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The Deserter from Kent

[ Roud 2510 ; Ballad Index VWL032 ; VWML RoudFS/S142446 ; Mudcat 17305 ; trad.]

Mr Kemp of Elstead, Surrey, sang The Deserter from Kent to Walter Ford in 1907. This version was printed in 1959 in Vaughan Williams’ and Lloyd’s The Penguin Book of English Folk Songs.

Another version, collected from Nelson Ridley by Ewan MacColl and Peggy Seeger, was printed in 1976 in their book Travellers’ Songs From England and Scotland.

Andy Turner learned The Deserter from Kent from the The Penguin Book of English Folk Songs. He sang it on his 1990 cassette Love, Death and the Cossack, and as the 1 September 2013 entry of his project A Folk Song a Week.


Mr Kemp sings The Deserter from Kent

Come all you young fellows, give an ear to my song;
I will tell you of a story that will not take you long,
That it might be a warning to young and to old,
Not to sell one another for the sake of their gold.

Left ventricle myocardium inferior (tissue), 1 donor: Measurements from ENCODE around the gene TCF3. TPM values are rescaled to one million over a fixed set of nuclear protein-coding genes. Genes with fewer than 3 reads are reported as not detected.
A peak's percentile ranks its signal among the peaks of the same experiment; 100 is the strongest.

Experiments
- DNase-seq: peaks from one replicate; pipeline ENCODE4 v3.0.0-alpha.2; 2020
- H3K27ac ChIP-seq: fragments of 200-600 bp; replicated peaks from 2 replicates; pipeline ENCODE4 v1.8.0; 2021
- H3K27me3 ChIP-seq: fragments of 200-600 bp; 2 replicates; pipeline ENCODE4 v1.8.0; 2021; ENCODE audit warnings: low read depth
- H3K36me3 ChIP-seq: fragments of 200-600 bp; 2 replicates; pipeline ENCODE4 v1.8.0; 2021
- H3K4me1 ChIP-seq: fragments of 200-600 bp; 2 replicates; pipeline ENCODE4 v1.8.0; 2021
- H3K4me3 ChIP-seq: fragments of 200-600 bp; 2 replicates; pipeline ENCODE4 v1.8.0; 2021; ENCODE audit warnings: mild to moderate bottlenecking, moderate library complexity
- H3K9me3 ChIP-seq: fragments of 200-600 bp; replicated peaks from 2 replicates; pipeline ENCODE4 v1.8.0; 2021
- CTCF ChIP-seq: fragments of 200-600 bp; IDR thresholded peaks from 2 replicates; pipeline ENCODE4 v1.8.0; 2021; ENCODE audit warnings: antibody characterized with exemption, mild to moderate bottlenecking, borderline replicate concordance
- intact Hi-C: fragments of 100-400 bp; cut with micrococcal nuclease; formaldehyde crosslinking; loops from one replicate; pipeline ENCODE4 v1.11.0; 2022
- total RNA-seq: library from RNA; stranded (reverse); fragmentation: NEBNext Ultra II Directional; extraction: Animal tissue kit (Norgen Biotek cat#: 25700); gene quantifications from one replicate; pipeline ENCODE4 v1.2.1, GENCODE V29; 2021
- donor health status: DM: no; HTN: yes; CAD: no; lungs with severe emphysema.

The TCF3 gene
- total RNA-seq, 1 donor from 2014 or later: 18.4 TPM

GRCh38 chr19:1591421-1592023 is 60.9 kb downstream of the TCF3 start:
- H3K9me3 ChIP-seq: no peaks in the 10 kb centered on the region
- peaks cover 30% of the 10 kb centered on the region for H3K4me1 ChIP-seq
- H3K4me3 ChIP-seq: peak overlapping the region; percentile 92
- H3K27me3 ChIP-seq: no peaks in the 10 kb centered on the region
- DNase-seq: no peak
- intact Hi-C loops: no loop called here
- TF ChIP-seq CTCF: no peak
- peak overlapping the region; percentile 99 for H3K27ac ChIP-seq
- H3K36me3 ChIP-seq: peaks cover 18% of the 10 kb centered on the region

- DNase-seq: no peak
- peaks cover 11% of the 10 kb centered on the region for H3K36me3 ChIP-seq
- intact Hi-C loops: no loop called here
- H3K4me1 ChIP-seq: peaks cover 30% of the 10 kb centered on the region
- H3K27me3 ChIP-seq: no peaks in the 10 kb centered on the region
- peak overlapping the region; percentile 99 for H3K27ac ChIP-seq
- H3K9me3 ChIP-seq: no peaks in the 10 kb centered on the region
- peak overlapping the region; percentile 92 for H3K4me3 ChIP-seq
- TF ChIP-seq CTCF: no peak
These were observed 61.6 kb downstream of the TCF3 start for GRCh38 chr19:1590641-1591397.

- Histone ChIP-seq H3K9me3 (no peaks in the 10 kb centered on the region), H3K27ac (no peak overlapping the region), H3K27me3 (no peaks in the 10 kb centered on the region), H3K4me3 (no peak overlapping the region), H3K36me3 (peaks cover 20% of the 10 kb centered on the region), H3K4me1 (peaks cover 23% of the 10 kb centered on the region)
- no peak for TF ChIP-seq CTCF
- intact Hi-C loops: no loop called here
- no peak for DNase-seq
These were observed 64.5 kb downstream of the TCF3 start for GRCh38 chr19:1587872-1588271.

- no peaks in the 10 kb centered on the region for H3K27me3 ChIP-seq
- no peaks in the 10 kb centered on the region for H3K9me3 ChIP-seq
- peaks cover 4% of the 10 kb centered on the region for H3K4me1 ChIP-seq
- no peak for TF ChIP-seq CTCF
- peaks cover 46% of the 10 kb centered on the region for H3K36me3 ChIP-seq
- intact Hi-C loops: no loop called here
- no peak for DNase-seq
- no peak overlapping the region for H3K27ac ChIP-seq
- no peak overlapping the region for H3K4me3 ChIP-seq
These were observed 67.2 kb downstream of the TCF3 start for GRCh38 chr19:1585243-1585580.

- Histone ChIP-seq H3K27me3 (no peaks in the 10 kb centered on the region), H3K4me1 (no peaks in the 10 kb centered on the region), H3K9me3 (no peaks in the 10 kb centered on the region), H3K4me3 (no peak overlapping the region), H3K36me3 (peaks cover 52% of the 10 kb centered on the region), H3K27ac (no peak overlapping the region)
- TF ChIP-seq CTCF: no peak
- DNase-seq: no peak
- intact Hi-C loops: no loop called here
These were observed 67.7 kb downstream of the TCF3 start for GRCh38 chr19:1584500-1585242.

It happened about a twelvemonth ago,
There was two young fellows which most of us know,
Oh, one was a deserter as plain did appear,
Came From the west of Kent up to harvesting here.

Oh, what a deceiver he met with that year!
Both sat in an alehouse a-drinking of beer.
And all in good friendship he told what he knew,
Not thinking he’d been drinking all day with the foe.

Then after a while this man went away.
He met with two soldiers that very same day.
They were after a deserter, and to him did say,
Then he swore he’d been drinking with one all the day.

Then says the soldier: “It’ll answer our plan -
One guinea we’ll give you; come show us the man.”
Then ’twas “Come along with me,” the fellow did say,
And down to the alehouse went William straightway.

Then in went the soldiers without dread or fear.
“What cheer?” says the fellow, then “Give them some beer.
What regiment are you?” “The Ninth,” they did say.
“What regiment are you? Come tell us, we pray.”

“No regiment at all,” so bold and so gay -
“Then we’ll find one for you,” the soldiers did say.
They took him and kept him in hold all that night,
Until the next morning when it was day light.

Then to Maidstone Gaol they took him straightway,
Wrote down to his regiment: “Come fetch him away.”
They marched him through town and they marched him through city,
With his hands tied behind him, and the ladies cried pity.

And now to conclude, I will tell you my hope.
May all such informers be faced with the rope.
They would sell one another for the sake of their gain,
And no doubt they will get just reward for their pain.